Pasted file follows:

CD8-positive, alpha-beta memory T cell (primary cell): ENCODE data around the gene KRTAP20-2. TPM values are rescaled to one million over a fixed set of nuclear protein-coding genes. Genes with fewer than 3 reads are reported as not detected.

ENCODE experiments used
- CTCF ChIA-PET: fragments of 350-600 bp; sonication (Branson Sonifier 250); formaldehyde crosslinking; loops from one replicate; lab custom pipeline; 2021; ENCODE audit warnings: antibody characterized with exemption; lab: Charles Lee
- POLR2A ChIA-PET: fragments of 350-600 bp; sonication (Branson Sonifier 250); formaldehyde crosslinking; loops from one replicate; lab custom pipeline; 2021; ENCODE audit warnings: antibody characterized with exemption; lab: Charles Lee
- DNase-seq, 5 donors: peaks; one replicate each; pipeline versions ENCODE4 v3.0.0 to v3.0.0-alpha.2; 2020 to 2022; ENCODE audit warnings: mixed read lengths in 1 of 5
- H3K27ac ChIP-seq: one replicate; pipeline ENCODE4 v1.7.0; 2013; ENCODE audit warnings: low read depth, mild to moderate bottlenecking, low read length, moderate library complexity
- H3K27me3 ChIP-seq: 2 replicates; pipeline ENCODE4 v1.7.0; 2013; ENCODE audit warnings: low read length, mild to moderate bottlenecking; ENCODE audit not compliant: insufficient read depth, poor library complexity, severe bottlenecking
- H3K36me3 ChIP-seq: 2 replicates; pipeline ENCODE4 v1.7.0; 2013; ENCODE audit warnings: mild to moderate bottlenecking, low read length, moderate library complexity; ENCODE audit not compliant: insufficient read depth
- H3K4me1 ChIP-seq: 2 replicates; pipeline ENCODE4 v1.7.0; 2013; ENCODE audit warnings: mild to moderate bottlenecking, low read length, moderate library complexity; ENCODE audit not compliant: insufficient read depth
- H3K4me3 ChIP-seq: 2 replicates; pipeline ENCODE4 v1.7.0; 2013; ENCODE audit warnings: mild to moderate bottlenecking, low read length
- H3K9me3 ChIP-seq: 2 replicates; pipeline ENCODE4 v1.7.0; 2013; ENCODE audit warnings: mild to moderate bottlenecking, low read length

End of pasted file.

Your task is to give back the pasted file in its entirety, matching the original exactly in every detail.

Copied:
CD8-positive, alpha-beta memory T cell (primary cell): ENCODE data around the gene KRTAP20-2. TPM values are rescaled to one million over a fixed set of nuclear protein-coding genes. Genes with fewer than 3 reads are reported as not detected.

ENCODE experiments used
- CTCF ChIA-PET: fragments of 350-600 bp; sonication (Branson Sonifier 250); formaldehyde crosslinking; loops from one replicate; lab custom pipeline; 2021; ENCODE audit warnings: antibody characterized with exemption; lab: Charles Lee
- POLR2A ChIA-PET: fragments of 350-600 bp; sonication (Branson Sonifier 250); formaldehyde crosslinking; loops from one replicate; lab custom pipeline; 2021; ENCODE audit warnings: antibody characterized with exemption; lab: Charles Lee
- DNase-seq, 5 donors: peaks; one replicate each; pipeline versions ENCODE4 v3.0.0 to v3.0.0-alpha.2; 2020 to 2022; ENCODE audit warnings: mixed read lengths in 1 of 5
- H3K27ac ChIP-seq: one replicate; pipeline ENCODE4 v1.7.0; 2013; ENCODE audit warnings: low read depth, mild to moderate bottlenecking, low read length, moderate library complexity
- H3K27me3 ChIP-seq: 2 replicates; pipeline ENCODE4 v1.7.0; 2013; ENCODE audit warnings: low read length, mild to moderate bottlenecking; ENCODE audit not compliant: insufficient read depth, poor library complexity, severe bottlenecking
- H3K36me3 ChIP-seq: 2 replicates; pipeline ENCODE4 v1.7.0; 2013; ENCODE audit warnings: mild to moderate bottlenecking, low read length, moderate library complexity; ENCODE audit not compliant: insufficient read depth
- H3K4me1 ChIP-seq: 2 replicates; pipeline ENCODE4 v1.7.0; 2013; ENCODE audit warnings: mild to moderate bottlenecking, low read length, moderate library complexity; ENCODE audit not compliant: insufficient read depth
- H3K4me3 ChIP-seq: 2 replicates; pipeline ENCODE4 v1.7.0; 2013; ENCODE audit warnings: mild to moderate bottlenecking, low read length
- H3K9me3 ChIP-seq: 2 replicates; pipeline ENCODE4 v1.7.0; 2013; ENCODE audit warnings: mild to moderate bottlenecking, low read length